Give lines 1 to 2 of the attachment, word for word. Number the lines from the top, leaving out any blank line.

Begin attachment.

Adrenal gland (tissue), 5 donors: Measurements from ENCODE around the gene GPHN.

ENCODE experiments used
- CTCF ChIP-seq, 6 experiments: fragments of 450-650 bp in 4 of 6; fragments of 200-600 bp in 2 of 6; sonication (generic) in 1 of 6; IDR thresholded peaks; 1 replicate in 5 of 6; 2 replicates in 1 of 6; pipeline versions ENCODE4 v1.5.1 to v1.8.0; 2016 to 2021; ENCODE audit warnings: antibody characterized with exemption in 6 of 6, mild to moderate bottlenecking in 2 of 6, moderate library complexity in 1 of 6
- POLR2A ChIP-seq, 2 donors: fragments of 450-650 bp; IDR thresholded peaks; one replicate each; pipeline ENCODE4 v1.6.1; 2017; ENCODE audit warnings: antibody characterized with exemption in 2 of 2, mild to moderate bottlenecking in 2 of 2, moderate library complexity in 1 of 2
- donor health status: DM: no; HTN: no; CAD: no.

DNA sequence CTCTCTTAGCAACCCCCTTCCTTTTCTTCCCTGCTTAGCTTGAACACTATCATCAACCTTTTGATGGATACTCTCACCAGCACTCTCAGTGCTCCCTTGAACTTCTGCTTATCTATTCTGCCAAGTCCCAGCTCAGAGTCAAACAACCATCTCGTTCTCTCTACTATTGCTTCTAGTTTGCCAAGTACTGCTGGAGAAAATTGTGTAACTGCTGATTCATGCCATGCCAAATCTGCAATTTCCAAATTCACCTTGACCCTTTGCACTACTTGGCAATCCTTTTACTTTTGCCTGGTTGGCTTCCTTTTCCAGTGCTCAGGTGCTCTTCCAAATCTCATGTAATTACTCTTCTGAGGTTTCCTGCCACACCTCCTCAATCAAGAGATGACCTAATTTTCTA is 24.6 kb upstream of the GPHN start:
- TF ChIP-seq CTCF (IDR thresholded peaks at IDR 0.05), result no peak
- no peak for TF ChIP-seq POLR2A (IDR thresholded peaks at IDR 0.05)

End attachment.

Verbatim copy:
Adrenal gland (tissue), 5 donors: Measurements from ENCODE around the gene GPHN.

ENCODE experiments used